Life

Should you donate to open source projects?

Should you donate to open source projects?

A project in which I'm involved, in the middle of a time of change, recently received an enquiry from a member of its user community. The enquirer was pleased with the software, concerned about the changes and wanted to provide support to the project to ensure it continued and as an expression of gratitude. "Where should I make a donation to support the software?" » Read more

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Is Occupy Wall St. really an "open source protest?"

Is Occupy Wall St. really an "open source protest?"

If you do a google search of "Occupy Wall St."+"open source," you'll find a lot of interesting reading. While there is some discussion of the technology and techniques used by the protestors, there is far more philosophizing about the open, leaderless, amorphous nature of the protests and the "forks and innovations" that the movement counts on for momentum. » Read more

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Governance, control, and how to actually influence an open source project

Governance, control, and how to actually influence an open source project

A lot of groups fret about the governance and control of open source projects. Others tout their open, diversified, wide-ranging, and independent foundations as making them superior. People--and  companies--tend to be worried about making sure that they retain some type of influence over the future of an open source project that they are interested in. Groups go to incredible lengths to orchestrate governance that either allows them to retain what they perceive as control or permits sharing of that same perceived control with folks of their choosing. » Read more

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Upcoming webcast: Clay Shirky on open source and the cognitive surplus

Clay Shirky webcast

Clay Shirky, known for his books Cognitive Surplus and Here Comes Everybody, studies the effects of the Internet on society and economics, and he wants you to think about how you spend your free time. Are you contributing to the trillions of hours of television passively consumed each year? Or are you really using that time, our "cognitive surplus," to contribute--to new forms of cultural production, collaborating with the worldwide talent pool for practical purposes like Wikipedia, the Management Innovation eXchange, or your local unconference? How can you leverage the power of open source to use your free time more constructively? » Read more

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If collaboration is so great, why is it so difficult?

If collaboration is so great, why is it so difficult?

Collaboration is effective. Human survival depends on it, and great human achievements stand in testament. But anyone who has sat on a committee, organized a community, or led an open source software community knows it can be very difficult. » Read more

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Success in the second year of the Open Hardware Summit

Success in the second year of the Open Hardware Summit

The Open Hardware Summit (OHS), now in its second year, brings together folks from all different backgrounds and truly represents a melting pot of those with interests in the open hardware (open source designs, firmware, software, process) movement. In fact, I’d argue that the open hardware movement is more inclusive than open source software is at this point. There are far more women attending and speaking at these events (OHS is even organized by women), combined with a lot less of the pretentious prima donnas you see in male-dominated open source software. » Read more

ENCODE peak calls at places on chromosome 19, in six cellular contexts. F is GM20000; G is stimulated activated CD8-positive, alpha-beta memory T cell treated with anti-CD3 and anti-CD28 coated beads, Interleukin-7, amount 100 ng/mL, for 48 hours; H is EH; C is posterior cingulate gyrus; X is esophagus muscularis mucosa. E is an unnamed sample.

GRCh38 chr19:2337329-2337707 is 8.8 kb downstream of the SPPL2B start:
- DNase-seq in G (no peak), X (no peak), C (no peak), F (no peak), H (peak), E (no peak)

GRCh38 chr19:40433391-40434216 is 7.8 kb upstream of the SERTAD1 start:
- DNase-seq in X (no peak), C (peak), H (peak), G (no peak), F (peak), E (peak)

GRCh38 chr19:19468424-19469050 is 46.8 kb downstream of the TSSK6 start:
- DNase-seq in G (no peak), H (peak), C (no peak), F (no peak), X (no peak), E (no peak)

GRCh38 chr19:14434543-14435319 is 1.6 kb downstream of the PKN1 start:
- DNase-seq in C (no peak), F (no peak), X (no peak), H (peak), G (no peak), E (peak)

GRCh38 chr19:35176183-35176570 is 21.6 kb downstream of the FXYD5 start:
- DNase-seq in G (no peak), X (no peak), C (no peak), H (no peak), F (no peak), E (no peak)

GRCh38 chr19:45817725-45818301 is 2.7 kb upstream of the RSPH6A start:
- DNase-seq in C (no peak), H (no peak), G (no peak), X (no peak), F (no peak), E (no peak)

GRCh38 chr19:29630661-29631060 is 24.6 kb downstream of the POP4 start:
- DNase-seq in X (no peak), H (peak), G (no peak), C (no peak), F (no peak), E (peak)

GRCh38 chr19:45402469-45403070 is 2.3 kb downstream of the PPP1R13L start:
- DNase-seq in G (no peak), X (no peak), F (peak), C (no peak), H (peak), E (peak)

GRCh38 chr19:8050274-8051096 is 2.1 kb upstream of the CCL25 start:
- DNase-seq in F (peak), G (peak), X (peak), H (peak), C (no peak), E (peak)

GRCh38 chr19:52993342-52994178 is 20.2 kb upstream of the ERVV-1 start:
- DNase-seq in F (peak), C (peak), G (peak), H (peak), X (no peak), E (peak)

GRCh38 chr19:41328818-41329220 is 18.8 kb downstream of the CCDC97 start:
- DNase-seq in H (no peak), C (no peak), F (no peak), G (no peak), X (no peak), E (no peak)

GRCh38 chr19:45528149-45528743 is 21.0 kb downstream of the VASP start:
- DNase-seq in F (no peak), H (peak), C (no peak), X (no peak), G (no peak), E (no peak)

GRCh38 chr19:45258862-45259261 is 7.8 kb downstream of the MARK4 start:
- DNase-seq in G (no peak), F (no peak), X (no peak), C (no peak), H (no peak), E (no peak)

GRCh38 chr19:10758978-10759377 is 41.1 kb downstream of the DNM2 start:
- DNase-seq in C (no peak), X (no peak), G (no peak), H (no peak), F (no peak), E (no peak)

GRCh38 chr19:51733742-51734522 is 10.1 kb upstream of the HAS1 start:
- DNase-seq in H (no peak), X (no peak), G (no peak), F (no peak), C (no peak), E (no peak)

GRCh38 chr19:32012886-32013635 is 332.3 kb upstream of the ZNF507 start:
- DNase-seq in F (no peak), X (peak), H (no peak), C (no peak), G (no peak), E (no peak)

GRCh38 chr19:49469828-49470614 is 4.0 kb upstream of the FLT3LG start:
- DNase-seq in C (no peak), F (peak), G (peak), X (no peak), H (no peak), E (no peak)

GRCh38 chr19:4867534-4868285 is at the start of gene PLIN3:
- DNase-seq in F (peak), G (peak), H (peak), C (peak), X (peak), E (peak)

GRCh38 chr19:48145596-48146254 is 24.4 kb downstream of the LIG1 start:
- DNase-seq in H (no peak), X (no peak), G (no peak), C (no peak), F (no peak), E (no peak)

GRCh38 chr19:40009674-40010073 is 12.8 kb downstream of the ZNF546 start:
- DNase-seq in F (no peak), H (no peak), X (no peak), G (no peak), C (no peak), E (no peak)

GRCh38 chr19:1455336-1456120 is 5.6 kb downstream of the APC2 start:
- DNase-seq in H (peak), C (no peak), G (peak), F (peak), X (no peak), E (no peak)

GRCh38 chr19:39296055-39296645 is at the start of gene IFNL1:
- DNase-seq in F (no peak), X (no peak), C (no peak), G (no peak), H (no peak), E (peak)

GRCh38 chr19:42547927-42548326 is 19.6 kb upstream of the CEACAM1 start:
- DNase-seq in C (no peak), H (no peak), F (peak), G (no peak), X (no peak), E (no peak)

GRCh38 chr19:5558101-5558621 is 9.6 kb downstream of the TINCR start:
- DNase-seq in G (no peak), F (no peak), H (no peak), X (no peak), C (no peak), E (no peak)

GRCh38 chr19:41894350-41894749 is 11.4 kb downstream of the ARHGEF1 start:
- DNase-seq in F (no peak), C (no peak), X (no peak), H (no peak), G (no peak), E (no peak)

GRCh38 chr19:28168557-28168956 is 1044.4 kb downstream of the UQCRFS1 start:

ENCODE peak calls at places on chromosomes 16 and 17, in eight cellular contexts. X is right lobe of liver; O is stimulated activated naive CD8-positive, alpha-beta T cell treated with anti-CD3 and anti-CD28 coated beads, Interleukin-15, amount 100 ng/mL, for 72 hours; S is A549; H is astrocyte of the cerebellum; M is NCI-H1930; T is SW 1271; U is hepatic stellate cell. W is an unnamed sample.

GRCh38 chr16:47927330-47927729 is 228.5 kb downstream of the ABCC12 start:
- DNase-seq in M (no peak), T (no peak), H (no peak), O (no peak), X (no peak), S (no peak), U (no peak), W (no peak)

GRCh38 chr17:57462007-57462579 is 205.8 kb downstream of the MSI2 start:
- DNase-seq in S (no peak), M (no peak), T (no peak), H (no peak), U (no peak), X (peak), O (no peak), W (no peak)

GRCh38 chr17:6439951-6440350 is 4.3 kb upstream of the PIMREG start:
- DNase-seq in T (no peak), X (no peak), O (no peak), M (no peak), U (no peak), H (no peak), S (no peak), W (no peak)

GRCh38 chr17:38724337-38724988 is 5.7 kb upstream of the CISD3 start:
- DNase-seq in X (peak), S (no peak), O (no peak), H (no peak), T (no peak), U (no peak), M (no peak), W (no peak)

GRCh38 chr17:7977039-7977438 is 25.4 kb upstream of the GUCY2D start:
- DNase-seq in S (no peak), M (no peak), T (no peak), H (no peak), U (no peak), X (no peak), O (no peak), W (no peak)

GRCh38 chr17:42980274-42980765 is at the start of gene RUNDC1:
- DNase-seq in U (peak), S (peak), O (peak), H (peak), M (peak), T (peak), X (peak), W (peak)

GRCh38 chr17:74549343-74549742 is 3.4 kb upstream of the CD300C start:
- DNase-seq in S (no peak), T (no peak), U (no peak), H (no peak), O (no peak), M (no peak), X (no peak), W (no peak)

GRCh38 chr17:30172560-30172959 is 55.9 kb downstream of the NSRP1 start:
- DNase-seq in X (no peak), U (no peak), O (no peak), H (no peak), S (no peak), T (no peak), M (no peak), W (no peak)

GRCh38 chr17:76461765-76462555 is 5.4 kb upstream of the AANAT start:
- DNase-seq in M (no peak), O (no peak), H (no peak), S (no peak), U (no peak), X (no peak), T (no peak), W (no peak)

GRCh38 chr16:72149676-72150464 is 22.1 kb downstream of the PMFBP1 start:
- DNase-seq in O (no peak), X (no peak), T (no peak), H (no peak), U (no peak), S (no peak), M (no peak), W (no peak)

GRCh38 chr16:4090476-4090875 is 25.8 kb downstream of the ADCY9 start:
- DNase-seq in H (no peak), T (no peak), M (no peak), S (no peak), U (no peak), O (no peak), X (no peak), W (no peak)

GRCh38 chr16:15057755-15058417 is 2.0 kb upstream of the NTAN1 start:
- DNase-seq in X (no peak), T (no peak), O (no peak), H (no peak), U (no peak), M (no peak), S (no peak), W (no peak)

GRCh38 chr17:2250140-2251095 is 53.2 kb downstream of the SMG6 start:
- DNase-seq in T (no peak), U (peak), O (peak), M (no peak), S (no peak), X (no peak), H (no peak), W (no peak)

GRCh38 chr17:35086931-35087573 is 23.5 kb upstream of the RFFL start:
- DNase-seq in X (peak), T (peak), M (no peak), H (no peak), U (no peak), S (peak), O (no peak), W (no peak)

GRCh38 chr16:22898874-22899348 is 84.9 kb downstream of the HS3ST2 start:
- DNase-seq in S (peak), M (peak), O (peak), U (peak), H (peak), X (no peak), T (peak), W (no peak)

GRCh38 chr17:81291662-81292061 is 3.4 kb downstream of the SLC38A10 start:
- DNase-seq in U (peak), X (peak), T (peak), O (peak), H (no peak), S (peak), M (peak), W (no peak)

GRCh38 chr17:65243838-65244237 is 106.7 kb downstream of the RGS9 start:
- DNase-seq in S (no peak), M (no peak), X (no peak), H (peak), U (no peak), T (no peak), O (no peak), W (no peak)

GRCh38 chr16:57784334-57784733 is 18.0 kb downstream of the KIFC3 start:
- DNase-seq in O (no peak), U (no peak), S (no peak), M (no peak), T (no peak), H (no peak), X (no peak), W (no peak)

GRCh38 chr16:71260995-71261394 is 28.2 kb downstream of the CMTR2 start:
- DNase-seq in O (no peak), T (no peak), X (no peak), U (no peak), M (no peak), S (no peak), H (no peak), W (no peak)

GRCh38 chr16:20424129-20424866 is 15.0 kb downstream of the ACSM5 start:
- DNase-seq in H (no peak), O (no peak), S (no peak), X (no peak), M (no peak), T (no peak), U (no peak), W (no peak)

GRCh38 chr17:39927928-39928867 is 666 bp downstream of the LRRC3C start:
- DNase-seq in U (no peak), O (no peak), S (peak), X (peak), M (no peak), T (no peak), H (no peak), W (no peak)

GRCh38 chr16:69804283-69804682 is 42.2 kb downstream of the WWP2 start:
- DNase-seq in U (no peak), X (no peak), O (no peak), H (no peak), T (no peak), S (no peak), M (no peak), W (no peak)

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Poll: Who should pay for free wifi?

Poll: Who should pay for free wifi?

In a previous poll, we asked if you thought every major city or airport should have free wifi.

The results are mixed, but in favor of some » Read more

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How to fight censorship and share books during Banned Books Week

How to fight censorship and share books during Banned Books Week

Banned Books Week, held the last week of September each year since 1982, is an opportunity for libraries and bookstores to draw attention to censorship with challenged books. In the 29 years since the first Banned Books Week, more than 11,000 books have been challenged, including 348 reported to the American Library Association's Office of Intellectual Freedom in 2010 alone. They estimate that 70-80% are never reported. » Read more

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Michelle Obama annouces new NSF undertakings to improve work-life balance and STEM careers for women

This afternoon, First Lady Michelle Obama spoke at a White House event about the importance of supporting and retaining women and girls in STEM careers. 

“If we’re going to out-innovate and out-educate the rest of the world, we’ve got to open doors for everyone,” said Obama.  “We need all hands on deck, and that means clearing hurdles for women and girls as they navigate careers in science, technology, engineering, and math (STEM).” » Read more

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Talk like a digital pirate--or fight against them--on Talk Like A Pirate Day

To celebrate Talk Like a Pirate Day the opensource.com way, we gathered a list of things that have been said through the history of copyright, copying, remixing, and the sort of piracy that doesn't involve tricorn hats or cutlasses.


"Music and gymnastic (must) be preserved in their original form, and no innovation made. They must do their utmost to maintain them intact. [...]

     for any musical innovation is full of danger in the whole State,
     and ought to be prohibited. » Read more

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